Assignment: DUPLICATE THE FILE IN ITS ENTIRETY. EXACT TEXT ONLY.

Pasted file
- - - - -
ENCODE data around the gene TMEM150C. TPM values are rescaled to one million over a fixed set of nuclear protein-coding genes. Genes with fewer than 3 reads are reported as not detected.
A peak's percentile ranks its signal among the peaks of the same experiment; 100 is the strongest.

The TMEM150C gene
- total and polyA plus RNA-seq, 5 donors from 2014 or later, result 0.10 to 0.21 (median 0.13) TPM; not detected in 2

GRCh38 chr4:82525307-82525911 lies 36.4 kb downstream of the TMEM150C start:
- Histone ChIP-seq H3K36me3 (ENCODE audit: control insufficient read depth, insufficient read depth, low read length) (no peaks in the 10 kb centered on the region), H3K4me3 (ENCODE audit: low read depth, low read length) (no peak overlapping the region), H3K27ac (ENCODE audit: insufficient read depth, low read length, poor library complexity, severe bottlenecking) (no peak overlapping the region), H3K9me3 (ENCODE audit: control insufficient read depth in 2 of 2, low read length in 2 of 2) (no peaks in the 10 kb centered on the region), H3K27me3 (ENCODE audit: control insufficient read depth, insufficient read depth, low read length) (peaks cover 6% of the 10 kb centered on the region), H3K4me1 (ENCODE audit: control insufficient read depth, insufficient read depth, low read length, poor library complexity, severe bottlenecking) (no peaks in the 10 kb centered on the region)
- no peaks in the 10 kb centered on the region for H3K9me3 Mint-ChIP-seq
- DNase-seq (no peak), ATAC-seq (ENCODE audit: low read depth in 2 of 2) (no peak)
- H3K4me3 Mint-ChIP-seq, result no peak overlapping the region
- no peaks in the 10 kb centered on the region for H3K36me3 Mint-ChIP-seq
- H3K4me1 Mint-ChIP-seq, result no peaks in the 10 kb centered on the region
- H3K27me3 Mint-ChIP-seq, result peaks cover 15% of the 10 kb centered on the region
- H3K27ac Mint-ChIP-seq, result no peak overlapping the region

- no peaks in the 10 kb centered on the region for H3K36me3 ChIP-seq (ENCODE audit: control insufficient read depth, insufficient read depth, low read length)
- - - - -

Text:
ENCODE data around the gene TMEM150C. TPM values are rescaled to one million over a fixed set of nuclear protein-coding genes. Genes with fewer than 3 reads are reported as not detected.
A peak's percentile ranks its signal among the peaks of the same experiment; 100 is the strongest.

The TMEM150C gene
- total and polyA plus RNA-seq, 5 donors from 2014 or later, result 0.10 to 0.21 (median 0.13) TPM; not detected in 2

GRCh38 chr4:82525307-82525911 lies 36.4 kb downstream of the TMEM150C start:
- Histone ChIP-seq H3K36me3 (ENCODE audit: control insufficient read depth, insufficient read depth, low read length) (no peaks in the 10 kb centered on the region), H3K4me3 (ENCODE audit: low read depth, low read length) (no peak overlapping the region), H3K27ac (ENCODE audit: insufficient read depth, low read length, poor library complexity, severe bottlenecking) (no peak overlapping the region), H3K9me3 (ENCODE audit: control insufficient read depth in 2 of 2, low read length in 2 of 2) (no peaks in the 10 kb centered on the region), H3K27me3 (ENCODE audit: control insufficient read depth, insufficient read depth, low read length) (peaks cover 6% of the 10 kb centered on the region), H3K4me1 (ENCODE audit: control insufficient read depth, insufficient read depth, low read length, poor library complexity, severe bottlenecking) (no peaks in the 10 kb centered on the region)
- no peaks in the 10 kb centered on the region for H3K9me3 Mint-ChIP-seq
- DNase-seq (no peak), ATAC-seq (ENCODE audit: low read depth in 2 of 2) (no peak)
- H3K4me3 Mint-ChIP-seq, result no peak overlapping the region
- no peaks in the 10 kb centered on the region for H3K36me3 Mint-ChIP-seq
- H3K4me1 Mint-ChIP-seq, result no peaks in the 10 kb centered on the region
- H3K27me3 Mint-ChIP-seq, result peaks cover 15% of the 10 kb centered on the region
- H3K27ac Mint-ChIP-seq, result no peak overlapping the region

- no peaks in the 10 kb centered on the region for H3K36me3 ChIP-seq (ENCODE audit: control insufficient read depth, insufficient read depth, low read length)